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Fri, Aug 25, 2006

Planetary Status Officially Stripped From Ninth Rock From The Sun

Pluto: Denied!

Pity the poor little planet that almost was, Pluto. The stellar body was only discovered less than 100 years ago... is named for the God of the underworld... and has the dubious honor of having a Disney character named after it. For years, astronomers have criticized the classification of Pluto as a planet, saying the small orbital body is little more than a cosmic straggler in Earth's solar system.

Well... at a meeting of leading astronomers in Prague to finally come to a definition of just what, exactly, constitutes a planet... they decided that Pluto wasn't, and stripped it of its planetary status for good. The historic vote by the International Astronomical Union officially shrinks Earth's neighborhood from the traditional nine planets to eight.

And what, you may ask, is so great about those "classic" planets?

According to the new definition, they are all celestial bodies that orbit a sun, have sufficient mass for their own gravity to cause the bodies to assume a nearly round shape, and their orbits do not intersect with those of neighboring planets.

It's that last point that led the ninth rock from the sun to fall from planetary grace... as Pluto's oblong orbit overlaps with Neptune's.

So as of Thursday... Pluto is now a "dwarf" planet, along with past planetoids (formerly termed "minor" planets) that meet the first two standards. Moons will still be classified as a separate category -- and most asteroids, comets and other small objects will be called "small solar-system bodies."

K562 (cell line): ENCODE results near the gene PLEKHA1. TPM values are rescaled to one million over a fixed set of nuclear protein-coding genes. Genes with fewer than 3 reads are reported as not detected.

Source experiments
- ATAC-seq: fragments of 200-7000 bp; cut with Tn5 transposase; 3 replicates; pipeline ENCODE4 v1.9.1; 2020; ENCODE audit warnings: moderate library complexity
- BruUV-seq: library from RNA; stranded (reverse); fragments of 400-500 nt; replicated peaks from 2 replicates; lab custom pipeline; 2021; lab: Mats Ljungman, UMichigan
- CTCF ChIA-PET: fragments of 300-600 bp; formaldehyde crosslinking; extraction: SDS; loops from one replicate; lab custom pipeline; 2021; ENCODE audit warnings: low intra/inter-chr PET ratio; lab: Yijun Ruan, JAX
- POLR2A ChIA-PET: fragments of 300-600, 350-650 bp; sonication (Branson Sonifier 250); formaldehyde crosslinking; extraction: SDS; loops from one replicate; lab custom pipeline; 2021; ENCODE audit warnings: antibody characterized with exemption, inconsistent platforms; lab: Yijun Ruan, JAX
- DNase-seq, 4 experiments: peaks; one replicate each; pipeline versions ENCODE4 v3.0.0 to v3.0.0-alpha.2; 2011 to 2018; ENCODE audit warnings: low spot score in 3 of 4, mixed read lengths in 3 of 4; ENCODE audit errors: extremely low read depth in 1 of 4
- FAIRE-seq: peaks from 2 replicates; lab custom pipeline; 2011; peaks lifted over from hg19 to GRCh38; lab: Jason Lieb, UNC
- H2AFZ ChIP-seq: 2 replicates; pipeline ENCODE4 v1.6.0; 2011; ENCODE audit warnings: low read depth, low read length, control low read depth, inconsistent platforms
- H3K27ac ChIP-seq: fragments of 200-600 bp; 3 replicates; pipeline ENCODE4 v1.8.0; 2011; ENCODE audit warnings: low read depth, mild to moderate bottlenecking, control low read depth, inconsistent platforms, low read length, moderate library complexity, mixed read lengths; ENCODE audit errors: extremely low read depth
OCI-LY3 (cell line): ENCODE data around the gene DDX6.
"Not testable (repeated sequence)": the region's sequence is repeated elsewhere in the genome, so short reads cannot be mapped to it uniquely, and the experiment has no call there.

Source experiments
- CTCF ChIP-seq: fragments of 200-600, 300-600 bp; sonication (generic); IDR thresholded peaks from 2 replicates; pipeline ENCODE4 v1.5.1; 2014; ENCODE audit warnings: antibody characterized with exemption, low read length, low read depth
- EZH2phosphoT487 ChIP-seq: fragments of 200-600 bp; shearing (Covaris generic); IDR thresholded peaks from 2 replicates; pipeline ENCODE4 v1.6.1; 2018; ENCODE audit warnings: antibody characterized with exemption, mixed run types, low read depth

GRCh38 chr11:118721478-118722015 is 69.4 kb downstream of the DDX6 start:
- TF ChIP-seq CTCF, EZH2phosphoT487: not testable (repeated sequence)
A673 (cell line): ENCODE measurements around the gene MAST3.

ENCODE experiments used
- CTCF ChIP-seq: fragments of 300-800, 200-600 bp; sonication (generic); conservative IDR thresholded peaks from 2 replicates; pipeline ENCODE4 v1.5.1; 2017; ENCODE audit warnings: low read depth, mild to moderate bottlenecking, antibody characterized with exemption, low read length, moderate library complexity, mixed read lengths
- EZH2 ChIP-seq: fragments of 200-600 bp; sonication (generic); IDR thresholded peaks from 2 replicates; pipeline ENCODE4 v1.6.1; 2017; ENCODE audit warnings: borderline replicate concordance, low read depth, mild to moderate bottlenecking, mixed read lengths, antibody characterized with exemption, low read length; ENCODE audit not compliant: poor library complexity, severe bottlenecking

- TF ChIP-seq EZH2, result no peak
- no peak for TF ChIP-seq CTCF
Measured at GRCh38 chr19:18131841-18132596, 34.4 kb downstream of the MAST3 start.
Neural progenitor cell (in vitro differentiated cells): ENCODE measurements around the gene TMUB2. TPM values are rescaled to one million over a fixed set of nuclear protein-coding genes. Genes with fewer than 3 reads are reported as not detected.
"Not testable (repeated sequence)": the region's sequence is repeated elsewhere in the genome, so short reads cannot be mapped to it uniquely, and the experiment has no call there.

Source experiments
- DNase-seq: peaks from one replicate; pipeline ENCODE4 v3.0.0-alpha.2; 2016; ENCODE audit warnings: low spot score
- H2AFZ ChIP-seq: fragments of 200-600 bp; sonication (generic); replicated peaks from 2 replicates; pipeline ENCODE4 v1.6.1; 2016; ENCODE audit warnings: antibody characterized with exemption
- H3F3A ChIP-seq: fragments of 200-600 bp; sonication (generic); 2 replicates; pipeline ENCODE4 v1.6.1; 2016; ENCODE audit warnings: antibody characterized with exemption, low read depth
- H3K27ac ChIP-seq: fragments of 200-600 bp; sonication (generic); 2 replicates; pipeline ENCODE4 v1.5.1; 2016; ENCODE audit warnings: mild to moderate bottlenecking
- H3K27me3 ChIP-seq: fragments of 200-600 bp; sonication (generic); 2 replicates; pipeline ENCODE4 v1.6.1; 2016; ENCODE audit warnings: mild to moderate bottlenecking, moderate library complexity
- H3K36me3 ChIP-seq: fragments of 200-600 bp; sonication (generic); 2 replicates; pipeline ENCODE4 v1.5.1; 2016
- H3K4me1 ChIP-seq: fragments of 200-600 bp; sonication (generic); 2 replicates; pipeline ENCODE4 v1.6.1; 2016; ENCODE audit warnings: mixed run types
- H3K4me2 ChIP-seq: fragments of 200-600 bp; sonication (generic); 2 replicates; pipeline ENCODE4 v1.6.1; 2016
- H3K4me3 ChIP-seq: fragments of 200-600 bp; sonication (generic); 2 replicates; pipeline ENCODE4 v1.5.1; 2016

Got all that?

"NASA will, of course, use the new guidelines established by the International Astronomical Union," said Dr. Paul Hertz, Chief Scientist for the Science Mission Directorate at NASA Headquarters. "We will continue pursuing exploration of the most scientifically interesting objects in the solar system, regardless of how they are categorized."

That means the New Horizons probe, sent up in January on a multi-year mission to explore Pluto, will proceed on schedule...  albeit with, perhaps, a tad less glamour.

While many will lament the passing of Pluto as a planet... in the end, astronomers say, it was simpler this way... as classifying Pluto as a planet would have also allowed other celestial bodies to be termed as such -- possibly resulting in as many as 53 "new" planets.

Think of all the textbooks and encyclopedias that would have needed to be rewritten if THAT had happened... as it stands, all it will take to modify those books is a thick marker.

FMI: www.iau.org, www.nasa.gov

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